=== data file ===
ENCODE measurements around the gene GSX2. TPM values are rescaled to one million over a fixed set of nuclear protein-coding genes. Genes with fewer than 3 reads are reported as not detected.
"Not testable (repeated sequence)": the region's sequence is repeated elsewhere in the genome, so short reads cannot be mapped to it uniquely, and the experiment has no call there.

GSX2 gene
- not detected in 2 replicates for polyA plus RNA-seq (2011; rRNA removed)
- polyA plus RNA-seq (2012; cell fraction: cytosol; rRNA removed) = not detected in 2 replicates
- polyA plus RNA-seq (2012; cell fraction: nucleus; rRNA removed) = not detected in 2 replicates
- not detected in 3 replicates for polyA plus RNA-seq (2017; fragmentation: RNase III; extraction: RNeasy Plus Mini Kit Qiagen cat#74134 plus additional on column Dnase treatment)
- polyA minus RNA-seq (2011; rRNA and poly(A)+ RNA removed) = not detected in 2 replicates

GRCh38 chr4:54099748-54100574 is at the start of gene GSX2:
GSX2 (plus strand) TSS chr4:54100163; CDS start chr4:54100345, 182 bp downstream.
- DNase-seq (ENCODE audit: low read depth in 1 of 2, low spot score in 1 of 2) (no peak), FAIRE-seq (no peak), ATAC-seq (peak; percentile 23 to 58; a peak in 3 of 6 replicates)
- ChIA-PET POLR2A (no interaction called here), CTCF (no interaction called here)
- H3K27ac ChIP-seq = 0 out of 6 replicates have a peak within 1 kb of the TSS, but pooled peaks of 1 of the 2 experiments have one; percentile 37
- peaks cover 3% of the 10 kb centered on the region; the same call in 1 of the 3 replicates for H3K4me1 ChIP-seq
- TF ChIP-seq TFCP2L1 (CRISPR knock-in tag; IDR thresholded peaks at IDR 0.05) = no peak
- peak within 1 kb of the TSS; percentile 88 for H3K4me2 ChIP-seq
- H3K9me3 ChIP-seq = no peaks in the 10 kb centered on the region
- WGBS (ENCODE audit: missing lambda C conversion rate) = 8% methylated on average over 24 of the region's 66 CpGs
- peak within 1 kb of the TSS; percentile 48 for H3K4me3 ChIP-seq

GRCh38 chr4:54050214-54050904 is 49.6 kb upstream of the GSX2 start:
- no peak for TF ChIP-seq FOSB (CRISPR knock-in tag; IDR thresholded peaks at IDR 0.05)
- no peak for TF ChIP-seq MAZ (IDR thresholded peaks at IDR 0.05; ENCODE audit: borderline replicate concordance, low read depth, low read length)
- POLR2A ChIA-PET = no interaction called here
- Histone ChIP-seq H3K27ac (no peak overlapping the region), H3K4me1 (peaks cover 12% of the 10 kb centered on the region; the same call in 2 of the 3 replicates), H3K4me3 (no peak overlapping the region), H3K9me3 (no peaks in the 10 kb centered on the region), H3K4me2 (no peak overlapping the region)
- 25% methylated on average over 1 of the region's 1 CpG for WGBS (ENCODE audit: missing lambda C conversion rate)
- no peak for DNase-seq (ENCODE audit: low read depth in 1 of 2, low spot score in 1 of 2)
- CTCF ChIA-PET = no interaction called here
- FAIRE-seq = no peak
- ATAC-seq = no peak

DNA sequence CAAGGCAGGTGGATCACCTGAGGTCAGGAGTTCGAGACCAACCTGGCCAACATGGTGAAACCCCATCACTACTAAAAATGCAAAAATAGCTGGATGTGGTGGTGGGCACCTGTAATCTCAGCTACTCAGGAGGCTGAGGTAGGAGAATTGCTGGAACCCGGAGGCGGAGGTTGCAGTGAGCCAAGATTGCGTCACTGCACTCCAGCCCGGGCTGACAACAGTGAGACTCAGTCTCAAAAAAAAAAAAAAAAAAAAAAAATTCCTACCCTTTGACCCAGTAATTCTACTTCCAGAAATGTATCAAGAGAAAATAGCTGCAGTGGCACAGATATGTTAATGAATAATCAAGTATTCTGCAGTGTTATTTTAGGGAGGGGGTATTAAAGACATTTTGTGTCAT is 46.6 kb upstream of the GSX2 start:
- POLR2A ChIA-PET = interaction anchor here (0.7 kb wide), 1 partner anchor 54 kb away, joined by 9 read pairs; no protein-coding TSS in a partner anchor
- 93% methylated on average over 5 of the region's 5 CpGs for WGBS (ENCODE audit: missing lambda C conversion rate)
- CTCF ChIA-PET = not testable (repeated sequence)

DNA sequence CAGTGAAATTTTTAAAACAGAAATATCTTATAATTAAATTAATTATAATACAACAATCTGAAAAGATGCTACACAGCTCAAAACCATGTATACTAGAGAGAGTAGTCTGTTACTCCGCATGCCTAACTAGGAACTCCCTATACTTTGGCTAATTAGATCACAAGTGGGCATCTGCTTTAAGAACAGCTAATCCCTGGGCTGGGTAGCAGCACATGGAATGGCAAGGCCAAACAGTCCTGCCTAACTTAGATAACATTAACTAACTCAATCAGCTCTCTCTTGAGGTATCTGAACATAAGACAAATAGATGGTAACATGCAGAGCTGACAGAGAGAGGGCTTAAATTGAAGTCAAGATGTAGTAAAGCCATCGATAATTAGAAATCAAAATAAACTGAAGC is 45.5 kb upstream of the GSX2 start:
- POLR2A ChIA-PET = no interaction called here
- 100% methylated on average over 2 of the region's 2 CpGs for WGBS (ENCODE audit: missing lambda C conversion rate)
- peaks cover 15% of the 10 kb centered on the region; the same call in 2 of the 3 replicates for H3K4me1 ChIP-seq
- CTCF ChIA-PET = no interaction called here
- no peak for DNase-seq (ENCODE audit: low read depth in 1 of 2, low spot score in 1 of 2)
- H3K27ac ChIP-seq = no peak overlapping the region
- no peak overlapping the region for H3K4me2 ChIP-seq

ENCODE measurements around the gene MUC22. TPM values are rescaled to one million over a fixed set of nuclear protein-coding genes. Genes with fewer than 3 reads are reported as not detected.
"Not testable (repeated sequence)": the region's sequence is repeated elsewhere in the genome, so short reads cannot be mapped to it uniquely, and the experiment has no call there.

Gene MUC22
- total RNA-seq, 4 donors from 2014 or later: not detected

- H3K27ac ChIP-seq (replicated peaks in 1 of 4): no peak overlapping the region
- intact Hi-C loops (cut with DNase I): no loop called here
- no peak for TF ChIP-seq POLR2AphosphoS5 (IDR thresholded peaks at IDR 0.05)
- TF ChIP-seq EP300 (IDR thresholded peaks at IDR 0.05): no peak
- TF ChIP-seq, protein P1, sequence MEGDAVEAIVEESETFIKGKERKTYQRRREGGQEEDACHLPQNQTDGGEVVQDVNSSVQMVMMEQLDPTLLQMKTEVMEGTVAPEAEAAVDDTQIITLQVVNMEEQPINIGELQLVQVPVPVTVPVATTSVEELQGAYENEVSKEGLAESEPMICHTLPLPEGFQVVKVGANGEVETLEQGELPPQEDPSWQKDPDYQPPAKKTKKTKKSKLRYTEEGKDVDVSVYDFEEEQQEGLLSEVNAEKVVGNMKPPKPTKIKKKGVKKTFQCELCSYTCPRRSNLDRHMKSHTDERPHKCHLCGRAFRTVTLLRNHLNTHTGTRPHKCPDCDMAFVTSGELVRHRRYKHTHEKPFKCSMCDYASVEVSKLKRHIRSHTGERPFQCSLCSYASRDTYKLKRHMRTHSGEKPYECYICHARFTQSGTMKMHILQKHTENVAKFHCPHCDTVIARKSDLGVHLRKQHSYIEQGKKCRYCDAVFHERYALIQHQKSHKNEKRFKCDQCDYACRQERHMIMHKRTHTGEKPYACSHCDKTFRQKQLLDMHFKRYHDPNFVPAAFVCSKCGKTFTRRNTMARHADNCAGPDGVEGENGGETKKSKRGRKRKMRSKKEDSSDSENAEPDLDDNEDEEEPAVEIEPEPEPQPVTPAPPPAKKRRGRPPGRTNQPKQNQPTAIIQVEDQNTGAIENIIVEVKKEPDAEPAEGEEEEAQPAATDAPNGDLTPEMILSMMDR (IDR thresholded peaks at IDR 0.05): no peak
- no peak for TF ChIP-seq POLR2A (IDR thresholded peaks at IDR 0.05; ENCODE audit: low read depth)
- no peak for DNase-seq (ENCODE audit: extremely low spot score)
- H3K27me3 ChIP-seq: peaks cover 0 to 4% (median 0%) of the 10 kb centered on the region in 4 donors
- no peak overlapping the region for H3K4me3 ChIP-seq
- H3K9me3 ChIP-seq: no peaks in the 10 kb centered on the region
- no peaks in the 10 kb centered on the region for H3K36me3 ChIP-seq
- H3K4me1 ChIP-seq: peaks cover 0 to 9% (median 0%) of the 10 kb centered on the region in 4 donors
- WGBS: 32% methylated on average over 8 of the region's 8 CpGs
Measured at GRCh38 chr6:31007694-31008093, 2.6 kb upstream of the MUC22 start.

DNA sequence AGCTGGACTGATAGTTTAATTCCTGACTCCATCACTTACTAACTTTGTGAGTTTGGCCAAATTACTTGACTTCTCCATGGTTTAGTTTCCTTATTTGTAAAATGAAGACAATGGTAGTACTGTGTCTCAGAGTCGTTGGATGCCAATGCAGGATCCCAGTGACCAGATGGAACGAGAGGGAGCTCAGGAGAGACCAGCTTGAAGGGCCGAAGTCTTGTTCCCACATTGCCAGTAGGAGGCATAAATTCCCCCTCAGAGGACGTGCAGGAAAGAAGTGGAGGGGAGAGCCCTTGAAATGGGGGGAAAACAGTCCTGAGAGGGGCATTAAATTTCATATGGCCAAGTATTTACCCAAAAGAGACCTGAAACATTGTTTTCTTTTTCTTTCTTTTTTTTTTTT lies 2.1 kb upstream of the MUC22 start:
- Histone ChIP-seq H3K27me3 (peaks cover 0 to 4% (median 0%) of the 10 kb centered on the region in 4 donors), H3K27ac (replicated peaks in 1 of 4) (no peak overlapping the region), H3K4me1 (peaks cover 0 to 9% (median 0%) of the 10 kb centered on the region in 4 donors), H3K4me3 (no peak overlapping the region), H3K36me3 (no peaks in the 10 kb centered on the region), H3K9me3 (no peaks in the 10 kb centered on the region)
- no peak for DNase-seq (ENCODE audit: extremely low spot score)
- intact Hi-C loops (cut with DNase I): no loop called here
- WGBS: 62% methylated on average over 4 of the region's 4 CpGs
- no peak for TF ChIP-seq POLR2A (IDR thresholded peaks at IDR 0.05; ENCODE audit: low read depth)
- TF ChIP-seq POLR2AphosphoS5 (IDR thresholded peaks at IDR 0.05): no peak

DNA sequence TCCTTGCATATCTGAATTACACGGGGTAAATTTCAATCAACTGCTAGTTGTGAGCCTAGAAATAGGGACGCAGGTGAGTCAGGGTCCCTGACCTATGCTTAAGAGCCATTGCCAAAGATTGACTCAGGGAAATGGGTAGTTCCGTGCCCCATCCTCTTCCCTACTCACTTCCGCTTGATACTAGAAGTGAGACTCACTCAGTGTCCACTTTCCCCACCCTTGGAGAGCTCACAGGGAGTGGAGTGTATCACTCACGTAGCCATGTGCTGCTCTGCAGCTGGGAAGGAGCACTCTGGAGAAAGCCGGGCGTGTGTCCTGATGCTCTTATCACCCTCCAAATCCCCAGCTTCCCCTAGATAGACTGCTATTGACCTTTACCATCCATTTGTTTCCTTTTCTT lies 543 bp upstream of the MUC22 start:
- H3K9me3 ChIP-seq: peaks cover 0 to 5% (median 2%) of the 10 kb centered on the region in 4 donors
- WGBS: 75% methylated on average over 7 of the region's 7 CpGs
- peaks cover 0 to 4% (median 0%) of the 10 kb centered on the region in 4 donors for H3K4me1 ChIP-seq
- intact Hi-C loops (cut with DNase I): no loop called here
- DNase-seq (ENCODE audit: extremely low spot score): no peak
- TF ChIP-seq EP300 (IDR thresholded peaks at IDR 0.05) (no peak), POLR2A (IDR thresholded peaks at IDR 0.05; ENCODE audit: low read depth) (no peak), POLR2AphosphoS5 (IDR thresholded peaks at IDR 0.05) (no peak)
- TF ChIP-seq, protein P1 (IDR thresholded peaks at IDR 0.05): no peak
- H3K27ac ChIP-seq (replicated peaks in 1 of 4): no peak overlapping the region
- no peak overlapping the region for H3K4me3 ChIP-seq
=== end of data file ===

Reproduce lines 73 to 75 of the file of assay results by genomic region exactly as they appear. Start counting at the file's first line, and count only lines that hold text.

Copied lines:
- TF ChIP-seq EP300 (IDR thresholded peaks at IDR 0.05) (no peak), POLR2A (IDR thresholded peaks at IDR 0.05; ENCODE audit: low read depth) (no peak), POLR2AphosphoS5 (IDR thresholded peaks at IDR 0.05) (no peak)
- TF ChIP-seq, protein P1 (IDR thresholded peaks at IDR 0.05): no peak
- H3K27ac ChIP-seq (replicated peaks in 1 of 4): no peak overlapping the region